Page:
Fueling Automation

About Fueling Automation

Happy Driver

Imagine pulling up to a gas pump. You stay comfortably in your vehicle while it is automatically fueled and you pay with your smartphone. This amenity is a reality now, and it's one Green Fueling, Inc. has been committed to enhancing and bringing into widespread use since 1994.

Fueling automation utilizes a fully automatic solution, performed by a robot. The customer pays for service on their phone and then waits for their vehicle to be filled. They are subsequently emailed a receipt. This process saves time and money. Our patented automatic fuel dispensers are a 24-hour fuel refilling solution for all vehicles, which will cut costs across the board. Designed for urban transport networks, this solution may also be used for any large vehicle fleet. Our patented dispenser may be used for any liquid or gas automated transfer and can be customized upon request.

Shortly, our company will introduce a complete system for automatic fueling. As part of this system, our app will even let you know where robotic fill stations are located. The current fueling process is cumbersome, involving 18 individual steps, all undertaken in the elements and involving contact with dirty surfaces. This solution will make things easier, cleaner, and more affordable for businesses and individuals alike.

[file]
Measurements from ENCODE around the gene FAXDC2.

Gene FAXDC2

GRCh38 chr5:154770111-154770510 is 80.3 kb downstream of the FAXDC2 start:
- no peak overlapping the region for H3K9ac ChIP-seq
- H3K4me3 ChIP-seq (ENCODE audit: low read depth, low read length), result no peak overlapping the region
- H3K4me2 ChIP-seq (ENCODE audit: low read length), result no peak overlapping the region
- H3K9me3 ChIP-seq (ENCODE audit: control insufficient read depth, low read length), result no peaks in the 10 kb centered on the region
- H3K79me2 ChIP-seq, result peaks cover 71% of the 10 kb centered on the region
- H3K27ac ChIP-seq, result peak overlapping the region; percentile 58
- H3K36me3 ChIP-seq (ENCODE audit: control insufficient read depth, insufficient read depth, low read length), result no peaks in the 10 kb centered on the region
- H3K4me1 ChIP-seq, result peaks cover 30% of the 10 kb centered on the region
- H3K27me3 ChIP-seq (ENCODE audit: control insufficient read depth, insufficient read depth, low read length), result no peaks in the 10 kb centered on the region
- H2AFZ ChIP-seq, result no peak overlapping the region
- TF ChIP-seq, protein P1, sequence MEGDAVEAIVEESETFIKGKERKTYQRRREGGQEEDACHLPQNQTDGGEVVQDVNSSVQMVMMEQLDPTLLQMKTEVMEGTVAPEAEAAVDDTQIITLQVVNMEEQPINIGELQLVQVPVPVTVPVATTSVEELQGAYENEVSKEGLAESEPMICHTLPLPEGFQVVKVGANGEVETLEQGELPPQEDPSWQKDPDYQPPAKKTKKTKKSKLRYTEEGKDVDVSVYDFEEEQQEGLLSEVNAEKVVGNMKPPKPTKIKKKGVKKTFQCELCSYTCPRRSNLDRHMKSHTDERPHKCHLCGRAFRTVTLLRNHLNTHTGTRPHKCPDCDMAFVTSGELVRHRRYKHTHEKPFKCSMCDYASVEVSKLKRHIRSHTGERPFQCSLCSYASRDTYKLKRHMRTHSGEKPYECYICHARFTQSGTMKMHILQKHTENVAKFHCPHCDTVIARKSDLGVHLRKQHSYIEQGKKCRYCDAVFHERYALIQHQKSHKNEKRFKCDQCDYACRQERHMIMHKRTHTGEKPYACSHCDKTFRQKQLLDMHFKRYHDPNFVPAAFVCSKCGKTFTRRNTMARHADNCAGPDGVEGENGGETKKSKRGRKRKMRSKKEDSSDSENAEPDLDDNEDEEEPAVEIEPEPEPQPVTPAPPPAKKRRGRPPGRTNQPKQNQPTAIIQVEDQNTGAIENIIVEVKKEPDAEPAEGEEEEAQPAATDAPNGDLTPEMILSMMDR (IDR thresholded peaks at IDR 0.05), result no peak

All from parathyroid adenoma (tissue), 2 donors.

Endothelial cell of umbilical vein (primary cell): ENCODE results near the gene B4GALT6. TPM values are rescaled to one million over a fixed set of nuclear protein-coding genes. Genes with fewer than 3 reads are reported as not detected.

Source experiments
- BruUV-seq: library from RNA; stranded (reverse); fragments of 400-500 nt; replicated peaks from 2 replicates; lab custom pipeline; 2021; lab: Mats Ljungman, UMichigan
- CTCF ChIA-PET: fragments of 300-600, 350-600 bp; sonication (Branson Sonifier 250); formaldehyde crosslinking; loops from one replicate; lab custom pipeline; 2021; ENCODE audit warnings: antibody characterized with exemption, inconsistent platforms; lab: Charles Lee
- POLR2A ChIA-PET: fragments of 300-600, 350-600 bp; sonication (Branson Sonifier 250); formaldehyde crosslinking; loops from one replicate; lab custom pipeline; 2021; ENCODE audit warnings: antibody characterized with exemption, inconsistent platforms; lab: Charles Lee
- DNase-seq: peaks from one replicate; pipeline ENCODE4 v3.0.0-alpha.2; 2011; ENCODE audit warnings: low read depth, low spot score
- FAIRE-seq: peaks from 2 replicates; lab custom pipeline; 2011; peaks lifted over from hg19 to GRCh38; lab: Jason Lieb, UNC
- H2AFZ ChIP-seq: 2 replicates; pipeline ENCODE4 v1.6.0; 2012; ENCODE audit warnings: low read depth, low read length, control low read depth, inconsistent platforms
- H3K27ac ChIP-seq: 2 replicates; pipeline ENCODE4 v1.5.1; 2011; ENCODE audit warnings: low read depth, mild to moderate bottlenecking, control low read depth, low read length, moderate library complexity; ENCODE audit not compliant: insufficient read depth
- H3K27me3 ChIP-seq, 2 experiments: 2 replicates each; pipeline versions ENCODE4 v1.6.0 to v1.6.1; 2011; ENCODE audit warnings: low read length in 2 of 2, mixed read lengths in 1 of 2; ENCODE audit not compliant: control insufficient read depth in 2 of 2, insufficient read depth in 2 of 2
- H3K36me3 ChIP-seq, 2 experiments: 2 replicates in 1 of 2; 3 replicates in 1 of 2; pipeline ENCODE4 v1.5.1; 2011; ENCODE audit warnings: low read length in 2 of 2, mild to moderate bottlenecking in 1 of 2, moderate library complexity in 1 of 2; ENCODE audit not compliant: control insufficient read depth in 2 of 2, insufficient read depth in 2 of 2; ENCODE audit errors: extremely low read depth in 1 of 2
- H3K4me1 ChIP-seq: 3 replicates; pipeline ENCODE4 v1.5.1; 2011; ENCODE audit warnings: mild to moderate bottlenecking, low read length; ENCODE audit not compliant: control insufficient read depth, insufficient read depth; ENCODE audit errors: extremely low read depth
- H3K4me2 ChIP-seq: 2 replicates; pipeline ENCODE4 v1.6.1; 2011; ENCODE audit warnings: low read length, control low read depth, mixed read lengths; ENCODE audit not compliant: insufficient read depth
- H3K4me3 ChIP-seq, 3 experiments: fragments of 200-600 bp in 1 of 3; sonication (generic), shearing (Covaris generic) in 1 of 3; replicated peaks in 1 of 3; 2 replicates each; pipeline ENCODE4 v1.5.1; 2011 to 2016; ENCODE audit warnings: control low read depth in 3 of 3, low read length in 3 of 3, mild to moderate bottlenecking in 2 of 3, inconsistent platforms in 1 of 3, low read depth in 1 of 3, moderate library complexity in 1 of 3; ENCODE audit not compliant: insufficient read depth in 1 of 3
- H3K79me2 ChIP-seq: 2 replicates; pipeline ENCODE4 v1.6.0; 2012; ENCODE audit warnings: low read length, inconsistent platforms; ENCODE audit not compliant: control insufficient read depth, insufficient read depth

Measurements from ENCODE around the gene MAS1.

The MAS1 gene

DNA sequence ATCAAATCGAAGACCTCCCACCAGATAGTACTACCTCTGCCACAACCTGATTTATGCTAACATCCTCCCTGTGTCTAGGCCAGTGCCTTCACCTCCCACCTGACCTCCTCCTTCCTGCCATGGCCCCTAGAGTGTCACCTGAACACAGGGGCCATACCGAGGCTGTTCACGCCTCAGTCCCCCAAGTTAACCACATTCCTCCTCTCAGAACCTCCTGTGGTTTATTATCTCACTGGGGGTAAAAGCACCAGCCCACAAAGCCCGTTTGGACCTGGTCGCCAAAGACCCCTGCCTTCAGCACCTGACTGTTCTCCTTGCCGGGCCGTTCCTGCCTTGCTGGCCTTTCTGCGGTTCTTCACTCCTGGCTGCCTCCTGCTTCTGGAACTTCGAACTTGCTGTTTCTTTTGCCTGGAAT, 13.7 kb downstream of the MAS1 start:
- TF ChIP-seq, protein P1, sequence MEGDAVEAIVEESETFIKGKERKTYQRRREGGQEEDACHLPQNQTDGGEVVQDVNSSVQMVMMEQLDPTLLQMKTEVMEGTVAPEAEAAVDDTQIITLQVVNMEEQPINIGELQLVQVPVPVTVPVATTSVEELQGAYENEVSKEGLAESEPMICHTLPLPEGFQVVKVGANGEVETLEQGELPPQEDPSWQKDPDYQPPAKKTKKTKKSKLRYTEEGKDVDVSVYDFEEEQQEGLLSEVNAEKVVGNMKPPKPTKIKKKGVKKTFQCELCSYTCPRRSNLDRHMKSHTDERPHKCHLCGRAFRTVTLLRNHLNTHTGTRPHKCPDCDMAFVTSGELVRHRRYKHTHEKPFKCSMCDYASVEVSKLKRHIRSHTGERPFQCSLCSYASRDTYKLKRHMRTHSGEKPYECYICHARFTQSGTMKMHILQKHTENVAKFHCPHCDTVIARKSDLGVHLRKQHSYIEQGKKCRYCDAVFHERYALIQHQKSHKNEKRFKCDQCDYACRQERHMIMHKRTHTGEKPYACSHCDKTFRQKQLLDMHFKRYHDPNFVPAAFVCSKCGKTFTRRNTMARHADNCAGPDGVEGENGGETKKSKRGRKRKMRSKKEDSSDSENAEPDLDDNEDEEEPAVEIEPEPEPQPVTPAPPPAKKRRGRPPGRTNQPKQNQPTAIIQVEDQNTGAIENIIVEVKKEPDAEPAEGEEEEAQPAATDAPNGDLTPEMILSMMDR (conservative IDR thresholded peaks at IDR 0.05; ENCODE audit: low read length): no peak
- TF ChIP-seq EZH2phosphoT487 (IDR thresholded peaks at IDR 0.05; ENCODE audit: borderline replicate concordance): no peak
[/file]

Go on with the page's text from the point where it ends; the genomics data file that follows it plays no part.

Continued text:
The History of Automated Fueling

Since 1994, the Mark IV robot has been filling municipal buses in Europe. It refills buses with diesel fuel nightly, using an arm with a long movement range to handle and fuel numerous types and sizes of buses. Robosoft SA of Bidart, France created the robot's hardware and software. These robots are still in use today.

From 2001 to 2004, TransAm Robotic Fueling had a pilot program filing buses with diesel fuel in Chicago at CTA, using a Mark V robot made by Robosoft SA. TransAm Robotic Fueling and Holtec were forerunners of our company, and we worked with them at the time. This particular system pumped in millions of gallons of fuel and performed over 25,000 cycles. We used a pressure system to prevent foaming, and an expensive bus pad was added to each bus. The PC's operating system was DOS. We learned from this experience, and we've streamlined our approach into a modern system.

Modern automated systems will use engineering from space technology, with a multi-axis robot. This robot will be able to fill a bus or car in a minute or two, without an operator. Contact us today to learn more.